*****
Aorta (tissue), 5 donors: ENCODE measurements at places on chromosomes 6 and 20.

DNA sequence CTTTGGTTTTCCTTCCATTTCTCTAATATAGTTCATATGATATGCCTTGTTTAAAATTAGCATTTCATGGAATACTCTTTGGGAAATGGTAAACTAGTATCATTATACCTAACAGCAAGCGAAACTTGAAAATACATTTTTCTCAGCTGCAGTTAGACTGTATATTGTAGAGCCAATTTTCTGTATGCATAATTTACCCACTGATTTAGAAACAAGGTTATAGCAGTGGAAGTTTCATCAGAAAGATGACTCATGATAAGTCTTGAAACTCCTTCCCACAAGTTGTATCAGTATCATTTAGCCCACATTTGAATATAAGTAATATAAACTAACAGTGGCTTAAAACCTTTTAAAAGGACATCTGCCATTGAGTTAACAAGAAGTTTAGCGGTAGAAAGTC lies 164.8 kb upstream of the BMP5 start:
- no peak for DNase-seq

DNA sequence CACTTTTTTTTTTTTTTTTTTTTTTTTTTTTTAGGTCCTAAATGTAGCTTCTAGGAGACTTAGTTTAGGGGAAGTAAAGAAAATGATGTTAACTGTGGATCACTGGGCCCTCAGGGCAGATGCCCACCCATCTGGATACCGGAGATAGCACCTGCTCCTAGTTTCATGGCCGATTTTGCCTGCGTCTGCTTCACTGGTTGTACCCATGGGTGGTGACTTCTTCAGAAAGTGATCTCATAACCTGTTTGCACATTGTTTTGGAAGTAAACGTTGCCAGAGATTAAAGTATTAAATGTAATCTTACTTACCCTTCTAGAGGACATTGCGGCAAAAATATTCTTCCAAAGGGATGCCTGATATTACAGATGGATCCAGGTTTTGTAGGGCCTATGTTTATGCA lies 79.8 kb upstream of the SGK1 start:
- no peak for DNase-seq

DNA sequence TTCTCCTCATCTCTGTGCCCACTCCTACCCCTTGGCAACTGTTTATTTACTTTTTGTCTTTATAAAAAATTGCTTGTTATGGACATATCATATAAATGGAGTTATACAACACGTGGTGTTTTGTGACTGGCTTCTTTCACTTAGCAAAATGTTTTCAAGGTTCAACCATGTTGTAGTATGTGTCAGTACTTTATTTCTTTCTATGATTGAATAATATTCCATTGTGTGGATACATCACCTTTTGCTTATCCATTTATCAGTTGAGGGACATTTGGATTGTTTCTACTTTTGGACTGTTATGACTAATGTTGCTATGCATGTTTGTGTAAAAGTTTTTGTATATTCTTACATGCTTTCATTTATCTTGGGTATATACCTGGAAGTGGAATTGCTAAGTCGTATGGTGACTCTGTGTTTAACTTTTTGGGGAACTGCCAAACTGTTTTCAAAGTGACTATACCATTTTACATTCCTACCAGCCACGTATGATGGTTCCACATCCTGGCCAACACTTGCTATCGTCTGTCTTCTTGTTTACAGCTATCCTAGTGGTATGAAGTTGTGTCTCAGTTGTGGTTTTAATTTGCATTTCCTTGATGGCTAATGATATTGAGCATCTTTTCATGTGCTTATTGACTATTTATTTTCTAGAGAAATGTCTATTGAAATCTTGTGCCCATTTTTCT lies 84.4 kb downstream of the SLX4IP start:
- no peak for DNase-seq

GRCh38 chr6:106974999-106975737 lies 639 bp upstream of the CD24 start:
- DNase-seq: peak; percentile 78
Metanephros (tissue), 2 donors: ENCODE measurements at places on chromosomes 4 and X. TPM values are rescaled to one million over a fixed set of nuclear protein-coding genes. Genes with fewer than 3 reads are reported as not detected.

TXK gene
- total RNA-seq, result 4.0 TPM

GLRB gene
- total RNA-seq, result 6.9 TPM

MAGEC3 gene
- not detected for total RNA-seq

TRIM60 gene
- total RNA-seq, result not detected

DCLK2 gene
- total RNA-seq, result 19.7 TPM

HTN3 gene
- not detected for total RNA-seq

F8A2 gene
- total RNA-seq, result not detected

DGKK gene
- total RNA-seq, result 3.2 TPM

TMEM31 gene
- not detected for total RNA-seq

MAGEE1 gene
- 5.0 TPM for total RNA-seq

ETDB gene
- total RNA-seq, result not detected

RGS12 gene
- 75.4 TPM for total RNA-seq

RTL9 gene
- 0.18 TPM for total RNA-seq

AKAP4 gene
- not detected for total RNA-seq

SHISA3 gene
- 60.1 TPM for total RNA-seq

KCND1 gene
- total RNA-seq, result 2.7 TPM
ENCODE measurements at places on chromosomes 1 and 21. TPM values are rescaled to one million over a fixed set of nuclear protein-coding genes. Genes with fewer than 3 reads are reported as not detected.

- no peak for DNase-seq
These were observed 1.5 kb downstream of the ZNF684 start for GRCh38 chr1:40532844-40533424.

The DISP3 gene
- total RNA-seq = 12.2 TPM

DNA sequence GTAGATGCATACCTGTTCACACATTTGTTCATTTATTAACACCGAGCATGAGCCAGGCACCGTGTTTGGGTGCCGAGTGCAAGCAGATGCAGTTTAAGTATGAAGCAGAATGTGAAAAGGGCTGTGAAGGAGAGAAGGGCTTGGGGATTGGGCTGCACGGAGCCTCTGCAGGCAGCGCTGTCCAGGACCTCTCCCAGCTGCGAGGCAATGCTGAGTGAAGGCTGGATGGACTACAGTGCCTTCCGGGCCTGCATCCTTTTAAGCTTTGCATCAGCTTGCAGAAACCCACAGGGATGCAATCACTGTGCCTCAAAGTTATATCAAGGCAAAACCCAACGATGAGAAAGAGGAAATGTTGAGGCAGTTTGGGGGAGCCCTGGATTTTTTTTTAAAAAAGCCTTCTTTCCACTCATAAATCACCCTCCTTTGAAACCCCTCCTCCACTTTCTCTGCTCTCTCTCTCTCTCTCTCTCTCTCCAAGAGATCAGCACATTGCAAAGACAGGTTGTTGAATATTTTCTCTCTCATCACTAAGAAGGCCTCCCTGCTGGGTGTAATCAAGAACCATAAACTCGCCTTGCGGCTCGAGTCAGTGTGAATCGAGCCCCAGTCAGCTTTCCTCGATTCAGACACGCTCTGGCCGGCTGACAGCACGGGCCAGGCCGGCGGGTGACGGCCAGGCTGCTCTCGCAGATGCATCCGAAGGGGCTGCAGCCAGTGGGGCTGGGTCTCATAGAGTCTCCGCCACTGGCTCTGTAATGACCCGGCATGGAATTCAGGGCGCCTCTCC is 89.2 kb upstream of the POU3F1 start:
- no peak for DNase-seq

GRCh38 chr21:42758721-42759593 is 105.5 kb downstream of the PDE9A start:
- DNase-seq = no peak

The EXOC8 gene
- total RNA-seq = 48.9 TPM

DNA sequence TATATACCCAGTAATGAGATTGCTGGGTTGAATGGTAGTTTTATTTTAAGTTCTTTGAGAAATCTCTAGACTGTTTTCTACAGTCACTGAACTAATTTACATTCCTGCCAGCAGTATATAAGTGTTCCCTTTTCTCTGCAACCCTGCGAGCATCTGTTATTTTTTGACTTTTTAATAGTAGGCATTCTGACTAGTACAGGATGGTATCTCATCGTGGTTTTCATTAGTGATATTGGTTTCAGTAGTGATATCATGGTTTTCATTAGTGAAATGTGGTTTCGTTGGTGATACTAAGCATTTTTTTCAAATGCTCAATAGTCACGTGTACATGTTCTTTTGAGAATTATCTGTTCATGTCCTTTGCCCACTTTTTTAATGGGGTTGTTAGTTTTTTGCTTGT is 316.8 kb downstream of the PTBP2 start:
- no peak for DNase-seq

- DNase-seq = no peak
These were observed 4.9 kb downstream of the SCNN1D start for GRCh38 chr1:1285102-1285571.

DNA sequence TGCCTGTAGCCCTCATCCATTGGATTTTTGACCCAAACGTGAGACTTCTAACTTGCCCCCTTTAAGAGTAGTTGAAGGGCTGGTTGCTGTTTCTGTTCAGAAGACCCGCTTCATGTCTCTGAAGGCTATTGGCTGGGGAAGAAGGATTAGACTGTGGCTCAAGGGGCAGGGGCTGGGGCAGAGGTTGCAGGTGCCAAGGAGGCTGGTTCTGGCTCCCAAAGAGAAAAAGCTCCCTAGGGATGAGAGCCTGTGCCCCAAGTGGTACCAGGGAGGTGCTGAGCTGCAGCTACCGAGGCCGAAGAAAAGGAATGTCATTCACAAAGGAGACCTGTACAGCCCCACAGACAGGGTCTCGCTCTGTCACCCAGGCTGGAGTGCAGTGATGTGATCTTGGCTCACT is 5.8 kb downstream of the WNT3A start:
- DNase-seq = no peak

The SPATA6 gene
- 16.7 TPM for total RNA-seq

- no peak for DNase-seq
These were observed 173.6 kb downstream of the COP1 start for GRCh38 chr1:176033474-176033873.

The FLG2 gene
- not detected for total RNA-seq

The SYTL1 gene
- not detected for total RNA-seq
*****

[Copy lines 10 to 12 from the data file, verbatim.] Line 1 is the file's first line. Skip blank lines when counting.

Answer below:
Metanephros (tissue), 2 donors: ENCODE measurements at places on chromosomes 4 and X. TPM values are rescaled to one million over a fixed set of nuclear protein-coding genes. Genes with fewer than 3 reads are reported as not detected.

TXK gene
- total RNA-seq, result 4.0 TPM